Skewed Balance in Focus Areas and Questions
HPSR has previously played an important role in exploring the societal relevance and purpose of systems and interventions, and helping shape systems values ,. Another important potential function of HPSR is to examine software elements such as power and trust that have been demonstrated to be key determinants of health systems performance, and success of health policies ,. However, the current focus of the field of research is frequently framed around the hardware of health systems, and less around its software (See Figure 1). This is underpinned by the dominance of the positivist paradigm of knowledge which, with its claims to value-neutrality, has led to health systems being seen primarily as vehicles for technological solutions rather than being grounded in political and social contexts with underlying power structures, interests, and interdependencies.
Secondly, particular arenas of health policy and systems remain poorly addressed. The current framing of HPSR has tended to foreground issues around the delivery of specific interventions and services (often specific programmes of disease control, and often driven by global actors and agendas) rather than the existing national and sub-national systems and institutions through which they are administered. The influence of local political cultures and practices over system performance is another critical area of neglect in HPSR—yet organizational ethos and inter-organizational relationships are key determinants of how and whether policies get implemented.
Finally, the current framing of HPSR has broadly been skewed towards short-term pragmatic and operational questions, rather than being oriented towards theoretical development. Within the predominantly normative/evaluative focus of current questions there has also been a particular emphasis on deriving generalizable solutions that can be applied internationally, rather than working towards resolving specific societal problems through engagement with national and subnational policy planners. The dominant trend of donor-driven HPSR with an emphasis on addressing operational needs could have the effect of undermining the capabilities of research and academic organizations to address more fundamental, exploratory, and explanatory questions around the character and relevance of health policies and systems in real-world social and political contexts .
The stakeholders—including researchers, funders, and journal editors—who are converging on HPSR, come from diverse disciplinary backgrounds. In this plural field, probably the most significant risk to its development lies in the lack of mutual understanding and respect across the range of contributory disciplines. In HPSR, as in health research in general, the dominant group of actors (in terms of both volume and influence) are those involved in the delivery of health services (primarily medical professionals). These actors work mainly in the frame of the dominant health research traditions—including epidemiological, biomedical, and clinical research—and commonly employ a positivist paradigm of knowledge .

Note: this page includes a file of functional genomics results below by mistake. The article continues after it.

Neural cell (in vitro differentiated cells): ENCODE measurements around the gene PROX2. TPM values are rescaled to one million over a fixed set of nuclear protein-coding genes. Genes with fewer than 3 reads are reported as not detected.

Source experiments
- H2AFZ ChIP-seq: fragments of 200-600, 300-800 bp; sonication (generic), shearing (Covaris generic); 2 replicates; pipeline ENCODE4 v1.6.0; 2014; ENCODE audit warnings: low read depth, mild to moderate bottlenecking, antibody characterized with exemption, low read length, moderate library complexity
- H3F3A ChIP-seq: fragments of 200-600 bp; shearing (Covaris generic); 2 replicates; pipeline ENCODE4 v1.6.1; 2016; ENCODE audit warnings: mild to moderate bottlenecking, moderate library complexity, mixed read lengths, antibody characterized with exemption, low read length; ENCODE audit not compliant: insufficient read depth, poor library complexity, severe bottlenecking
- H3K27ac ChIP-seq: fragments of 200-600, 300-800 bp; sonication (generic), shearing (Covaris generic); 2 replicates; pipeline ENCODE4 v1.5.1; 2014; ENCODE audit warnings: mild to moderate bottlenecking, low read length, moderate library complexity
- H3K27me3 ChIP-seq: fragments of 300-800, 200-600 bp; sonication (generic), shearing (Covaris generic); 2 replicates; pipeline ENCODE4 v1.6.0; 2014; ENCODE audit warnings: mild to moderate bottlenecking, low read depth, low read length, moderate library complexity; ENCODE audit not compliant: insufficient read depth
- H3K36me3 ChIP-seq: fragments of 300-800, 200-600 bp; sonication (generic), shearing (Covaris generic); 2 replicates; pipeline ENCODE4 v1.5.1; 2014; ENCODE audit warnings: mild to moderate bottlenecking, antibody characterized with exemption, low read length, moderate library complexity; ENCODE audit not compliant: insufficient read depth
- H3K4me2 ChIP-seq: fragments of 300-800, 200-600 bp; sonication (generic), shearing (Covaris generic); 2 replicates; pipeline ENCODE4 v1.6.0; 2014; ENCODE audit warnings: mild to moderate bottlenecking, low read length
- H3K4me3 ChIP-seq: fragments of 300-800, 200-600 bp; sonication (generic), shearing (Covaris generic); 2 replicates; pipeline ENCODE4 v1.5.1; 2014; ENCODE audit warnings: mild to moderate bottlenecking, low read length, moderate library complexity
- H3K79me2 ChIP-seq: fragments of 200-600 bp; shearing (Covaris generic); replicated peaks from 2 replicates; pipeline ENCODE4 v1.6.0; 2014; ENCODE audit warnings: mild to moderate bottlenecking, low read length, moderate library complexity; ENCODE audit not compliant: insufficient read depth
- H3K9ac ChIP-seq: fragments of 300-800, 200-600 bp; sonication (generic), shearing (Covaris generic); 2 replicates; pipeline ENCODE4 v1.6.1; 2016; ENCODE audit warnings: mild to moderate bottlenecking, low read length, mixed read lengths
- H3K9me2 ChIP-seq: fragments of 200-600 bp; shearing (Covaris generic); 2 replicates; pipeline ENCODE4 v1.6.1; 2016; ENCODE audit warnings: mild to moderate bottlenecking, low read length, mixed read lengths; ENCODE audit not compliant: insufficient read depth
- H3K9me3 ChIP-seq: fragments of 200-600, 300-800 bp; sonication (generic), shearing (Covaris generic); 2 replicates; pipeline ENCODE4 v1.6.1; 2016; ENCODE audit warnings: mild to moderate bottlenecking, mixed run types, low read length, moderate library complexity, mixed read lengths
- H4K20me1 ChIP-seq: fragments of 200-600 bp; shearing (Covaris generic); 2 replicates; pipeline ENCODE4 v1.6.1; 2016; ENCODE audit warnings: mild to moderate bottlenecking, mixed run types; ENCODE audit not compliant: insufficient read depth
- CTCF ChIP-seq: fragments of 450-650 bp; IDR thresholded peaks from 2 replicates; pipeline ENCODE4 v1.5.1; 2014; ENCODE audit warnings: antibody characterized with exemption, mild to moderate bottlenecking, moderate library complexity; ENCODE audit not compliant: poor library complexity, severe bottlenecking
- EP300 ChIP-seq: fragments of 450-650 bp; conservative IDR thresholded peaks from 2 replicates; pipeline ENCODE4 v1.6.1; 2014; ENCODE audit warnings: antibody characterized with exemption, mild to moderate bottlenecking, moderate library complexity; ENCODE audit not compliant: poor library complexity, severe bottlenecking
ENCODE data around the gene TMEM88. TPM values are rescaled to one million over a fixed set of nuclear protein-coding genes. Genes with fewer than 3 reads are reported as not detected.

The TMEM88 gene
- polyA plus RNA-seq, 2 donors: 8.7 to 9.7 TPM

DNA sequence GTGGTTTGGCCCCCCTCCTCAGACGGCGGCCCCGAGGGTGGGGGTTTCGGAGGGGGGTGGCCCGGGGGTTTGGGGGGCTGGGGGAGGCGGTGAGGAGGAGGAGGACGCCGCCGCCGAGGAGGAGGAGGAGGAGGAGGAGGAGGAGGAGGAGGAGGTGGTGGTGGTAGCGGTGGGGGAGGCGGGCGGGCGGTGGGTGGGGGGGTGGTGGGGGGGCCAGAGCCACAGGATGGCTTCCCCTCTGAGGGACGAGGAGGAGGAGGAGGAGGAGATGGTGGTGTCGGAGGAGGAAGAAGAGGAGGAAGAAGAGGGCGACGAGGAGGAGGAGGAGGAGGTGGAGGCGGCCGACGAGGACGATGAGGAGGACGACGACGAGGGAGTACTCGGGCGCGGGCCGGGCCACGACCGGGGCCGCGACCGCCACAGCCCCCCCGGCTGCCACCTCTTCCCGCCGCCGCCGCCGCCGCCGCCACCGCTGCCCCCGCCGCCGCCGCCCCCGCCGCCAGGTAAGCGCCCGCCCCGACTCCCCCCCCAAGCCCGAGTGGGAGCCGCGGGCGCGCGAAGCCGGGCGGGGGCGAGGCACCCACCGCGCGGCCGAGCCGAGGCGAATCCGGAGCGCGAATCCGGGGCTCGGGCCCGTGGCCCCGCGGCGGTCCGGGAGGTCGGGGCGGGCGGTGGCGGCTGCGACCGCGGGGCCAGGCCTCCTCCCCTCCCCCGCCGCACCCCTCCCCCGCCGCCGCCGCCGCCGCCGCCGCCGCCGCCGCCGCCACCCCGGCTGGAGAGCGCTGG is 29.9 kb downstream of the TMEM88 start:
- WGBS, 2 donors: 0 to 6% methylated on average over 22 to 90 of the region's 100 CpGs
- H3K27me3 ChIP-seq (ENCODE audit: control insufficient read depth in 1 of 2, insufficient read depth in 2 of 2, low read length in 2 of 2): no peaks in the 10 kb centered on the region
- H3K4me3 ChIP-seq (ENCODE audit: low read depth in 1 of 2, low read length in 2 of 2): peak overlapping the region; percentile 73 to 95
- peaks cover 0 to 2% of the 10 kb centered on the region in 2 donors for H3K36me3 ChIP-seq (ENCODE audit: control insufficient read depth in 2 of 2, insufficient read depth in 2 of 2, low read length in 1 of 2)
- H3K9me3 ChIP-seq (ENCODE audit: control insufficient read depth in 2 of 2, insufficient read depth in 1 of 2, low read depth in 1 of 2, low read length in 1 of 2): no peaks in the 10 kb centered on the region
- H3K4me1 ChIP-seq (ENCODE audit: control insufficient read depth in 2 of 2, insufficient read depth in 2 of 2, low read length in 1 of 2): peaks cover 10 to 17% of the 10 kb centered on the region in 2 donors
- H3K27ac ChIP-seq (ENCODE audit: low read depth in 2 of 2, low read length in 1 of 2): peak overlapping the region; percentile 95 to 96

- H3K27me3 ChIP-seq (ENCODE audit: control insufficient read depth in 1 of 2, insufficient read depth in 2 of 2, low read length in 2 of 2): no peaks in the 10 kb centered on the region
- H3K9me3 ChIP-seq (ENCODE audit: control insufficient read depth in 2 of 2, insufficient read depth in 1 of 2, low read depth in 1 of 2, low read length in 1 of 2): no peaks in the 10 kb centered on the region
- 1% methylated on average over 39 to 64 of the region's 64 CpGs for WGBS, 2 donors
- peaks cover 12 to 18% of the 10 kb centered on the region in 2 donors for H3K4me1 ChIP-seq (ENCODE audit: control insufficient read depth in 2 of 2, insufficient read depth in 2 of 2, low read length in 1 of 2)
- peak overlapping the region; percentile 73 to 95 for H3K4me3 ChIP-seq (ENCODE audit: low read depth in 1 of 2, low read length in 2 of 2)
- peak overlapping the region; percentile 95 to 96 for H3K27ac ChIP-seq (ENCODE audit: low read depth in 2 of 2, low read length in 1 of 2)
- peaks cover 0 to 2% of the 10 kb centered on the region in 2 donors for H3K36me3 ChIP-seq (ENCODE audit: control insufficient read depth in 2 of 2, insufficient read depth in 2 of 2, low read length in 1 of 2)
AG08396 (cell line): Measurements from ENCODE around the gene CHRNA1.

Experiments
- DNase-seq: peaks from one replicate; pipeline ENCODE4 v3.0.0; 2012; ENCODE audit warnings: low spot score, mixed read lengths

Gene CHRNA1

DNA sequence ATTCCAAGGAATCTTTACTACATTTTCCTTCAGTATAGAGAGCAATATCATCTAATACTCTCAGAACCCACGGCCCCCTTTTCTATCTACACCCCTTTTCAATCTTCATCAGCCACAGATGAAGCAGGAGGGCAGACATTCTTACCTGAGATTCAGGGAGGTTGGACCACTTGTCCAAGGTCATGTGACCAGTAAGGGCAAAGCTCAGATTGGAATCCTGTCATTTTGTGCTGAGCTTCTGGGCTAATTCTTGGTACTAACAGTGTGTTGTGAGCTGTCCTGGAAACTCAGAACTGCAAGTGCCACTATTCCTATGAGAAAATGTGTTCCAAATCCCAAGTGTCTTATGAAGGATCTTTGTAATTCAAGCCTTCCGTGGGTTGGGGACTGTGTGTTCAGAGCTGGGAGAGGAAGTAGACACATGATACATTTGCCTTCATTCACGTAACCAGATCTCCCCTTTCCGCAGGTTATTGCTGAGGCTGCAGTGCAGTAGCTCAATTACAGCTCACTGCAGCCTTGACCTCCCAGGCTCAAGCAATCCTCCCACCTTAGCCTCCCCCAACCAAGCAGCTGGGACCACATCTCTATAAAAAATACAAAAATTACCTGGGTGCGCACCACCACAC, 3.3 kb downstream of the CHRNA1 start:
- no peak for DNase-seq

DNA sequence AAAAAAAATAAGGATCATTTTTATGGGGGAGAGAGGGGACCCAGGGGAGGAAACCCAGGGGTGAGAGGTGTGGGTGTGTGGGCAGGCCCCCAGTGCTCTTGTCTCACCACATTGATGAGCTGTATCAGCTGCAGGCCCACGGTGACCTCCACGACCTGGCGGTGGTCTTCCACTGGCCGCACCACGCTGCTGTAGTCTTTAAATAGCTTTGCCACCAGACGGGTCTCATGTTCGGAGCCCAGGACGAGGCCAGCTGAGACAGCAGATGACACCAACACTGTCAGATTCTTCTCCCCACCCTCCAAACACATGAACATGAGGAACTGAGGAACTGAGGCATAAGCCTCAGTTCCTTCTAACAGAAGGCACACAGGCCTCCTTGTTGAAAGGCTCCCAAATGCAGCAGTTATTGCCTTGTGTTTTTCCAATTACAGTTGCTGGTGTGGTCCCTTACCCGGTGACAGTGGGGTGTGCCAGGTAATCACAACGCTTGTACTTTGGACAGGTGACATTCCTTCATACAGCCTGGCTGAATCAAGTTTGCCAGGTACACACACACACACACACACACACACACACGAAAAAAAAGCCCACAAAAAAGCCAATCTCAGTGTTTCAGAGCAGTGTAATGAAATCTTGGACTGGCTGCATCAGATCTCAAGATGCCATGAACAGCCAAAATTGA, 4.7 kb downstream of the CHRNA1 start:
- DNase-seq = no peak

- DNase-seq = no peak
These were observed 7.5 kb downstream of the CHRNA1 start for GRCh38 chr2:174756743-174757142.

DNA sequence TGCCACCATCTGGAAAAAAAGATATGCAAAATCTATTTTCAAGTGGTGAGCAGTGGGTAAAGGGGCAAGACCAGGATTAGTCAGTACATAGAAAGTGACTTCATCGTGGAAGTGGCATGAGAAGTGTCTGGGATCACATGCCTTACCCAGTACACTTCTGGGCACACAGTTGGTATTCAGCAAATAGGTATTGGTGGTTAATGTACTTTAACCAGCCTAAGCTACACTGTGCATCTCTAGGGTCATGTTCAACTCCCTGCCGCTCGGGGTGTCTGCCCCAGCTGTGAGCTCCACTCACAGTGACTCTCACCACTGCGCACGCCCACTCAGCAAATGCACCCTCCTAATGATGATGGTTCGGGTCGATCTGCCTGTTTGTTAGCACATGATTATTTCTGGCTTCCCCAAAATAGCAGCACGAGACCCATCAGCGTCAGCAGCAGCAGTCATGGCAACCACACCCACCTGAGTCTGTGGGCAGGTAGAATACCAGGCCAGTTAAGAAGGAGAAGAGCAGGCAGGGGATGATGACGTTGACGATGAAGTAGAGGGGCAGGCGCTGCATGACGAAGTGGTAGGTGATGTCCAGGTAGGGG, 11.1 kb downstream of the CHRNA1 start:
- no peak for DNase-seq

Disciplinary capture may occur if this knowledge frame, with its attendant criteria of research quality, is superimposed on the entire field for want of a wider understanding of alternative paradigms of knowledge. The quantitative methods and measures commonly used in these dominant health research fields may be over-utilised in the service of HPSR questions, where qualitative, inductive, or participatory methods may work better. Frequently too, the rigour of HPSR is assessed with inappropriate standards, extrapolated from the dominant research traditions .
As HPSR is beginning to take shape from its multitude of influences, there is an undoubted and widely acknowledged need to enhance clarity and consensus on research methods, and deepen the theoretical foundations of the field. Prevailing attempts to characterize the field have broadly focused on offering definitions of HPSR, sometimes seeking to distinguish it from related areas of research . It is argued that these definitional attempts have utility in guiding the allocation of global funds. However, for much the same reason, they risk constraining the understanding and natural development of the field, and may lead to the neglect and “crowding out” of particular types of HPSR that do not fit neatly into popular definitions, such as the examples of overlooked focus areas and types of questions cited above. In addition to militating against the hitherto inclusive, question-driven ethos of the field, such territorial approaches also present significant problems when definitions are inappropriately narrow or incomplete (Box 1).
Box 1. Narrow Definitions: Two Case Studies.
Implementation Research: In the world of public policy analysis, research on implementation is a far-reaching terrain of work synonymous with the study of governance, clearly a central element of HPSR. Implementation research in this understanding is a four-decade-old field built on a wide foundation of empirical and theoretical work, propelled by vibrant debates between top-down and action-centered (or bottom-up) thinking. While top-down approaches analyze the ineffectiveness of public policies at all levels , and aim to diagnose and resolve implementation deficits, action-centred theorists see implementation as a relationship between policy and action, involving negotiations and interactions in social and political contexts, and use social science research methods to understand “what actually happens, how and why” . However, current definitions of Implementation Research (IR) in recent influential articles appear to overlook this entire paradigm and the extensive body of research within it . IR in this interpretation focuses on the concerns of programme managers regarding the effectiveness of specific health interventions. In restricting IR to the objective of facilitating predetermined programmatic solutions, a broad terrain of understanding and research is effectively reduced to a topic area with a predominant top-down focus. The narrow enunciation of delivery of health interventions or programmes also excludes an understanding of implementation of other levels (e.g., global, sectoral, institutional) and domains of policy (e.g., health workforce, regulation, financing), each a significant area of research enquiry.